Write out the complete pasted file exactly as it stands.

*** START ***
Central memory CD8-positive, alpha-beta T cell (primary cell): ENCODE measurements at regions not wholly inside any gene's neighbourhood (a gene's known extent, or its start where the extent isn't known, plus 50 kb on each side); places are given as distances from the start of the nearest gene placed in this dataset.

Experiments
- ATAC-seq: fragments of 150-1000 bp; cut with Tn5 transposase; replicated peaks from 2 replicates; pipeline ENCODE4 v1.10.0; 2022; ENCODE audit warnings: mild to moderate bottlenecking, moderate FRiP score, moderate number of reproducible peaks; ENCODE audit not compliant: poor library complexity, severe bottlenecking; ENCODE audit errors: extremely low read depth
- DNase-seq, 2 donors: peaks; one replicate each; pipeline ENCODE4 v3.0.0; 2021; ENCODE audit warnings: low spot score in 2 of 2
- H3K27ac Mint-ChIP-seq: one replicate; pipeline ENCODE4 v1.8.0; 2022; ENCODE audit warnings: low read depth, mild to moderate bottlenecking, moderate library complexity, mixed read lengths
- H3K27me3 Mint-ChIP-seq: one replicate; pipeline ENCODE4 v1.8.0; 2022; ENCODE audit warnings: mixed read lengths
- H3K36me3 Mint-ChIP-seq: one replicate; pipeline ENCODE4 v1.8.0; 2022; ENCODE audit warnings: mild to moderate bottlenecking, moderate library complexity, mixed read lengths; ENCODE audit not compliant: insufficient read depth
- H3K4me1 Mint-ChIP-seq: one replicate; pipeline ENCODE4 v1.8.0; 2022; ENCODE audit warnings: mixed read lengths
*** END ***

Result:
Central memory CD8-positive, alpha-beta T cell (primary cell): ENCODE measurements at regions not wholly inside any gene's neighbourhood (a gene's known extent, or its start where the extent isn't known, plus 50 kb on each side); places are given as distances from the start of the nearest gene placed in this dataset.

Experiments
- ATAC-seq: fragments of 150-1000 bp; cut with Tn5 transposase; replicated peaks from 2 replicates; pipeline ENCODE4 v1.10.0; 2022; ENCODE audit warnings: mild to moderate bottlenecking, moderate FRiP score, moderate number of reproducible peaks; ENCODE audit not compliant: poor library complexity, severe bottlenecking; ENCODE audit errors: extremely low read depth
- DNase-seq, 2 donors: peaks; one replicate each; pipeline ENCODE4 v3.0.0; 2021; ENCODE audit warnings: low spot score in 2 of 2
- H3K27ac Mint-ChIP-seq: one replicate; pipeline ENCODE4 v1.8.0; 2022; ENCODE audit warnings: low read depth, mild to moderate bottlenecking, moderate library complexity, mixed read lengths
- H3K27me3 Mint-ChIP-seq: one replicate; pipeline ENCODE4 v1.8.0; 2022; ENCODE audit warnings: mixed read lengths
- H3K36me3 Mint-ChIP-seq: one replicate; pipeline ENCODE4 v1.8.0; 2022; ENCODE audit warnings: mild to moderate bottlenecking, moderate library complexity, mixed read lengths; ENCODE audit not compliant: insufficient read depth
- H3K4me1 Mint-ChIP-seq: one replicate; pipeline ENCODE4 v1.8.0; 2022; ENCODE audit warnings: mixed read lengths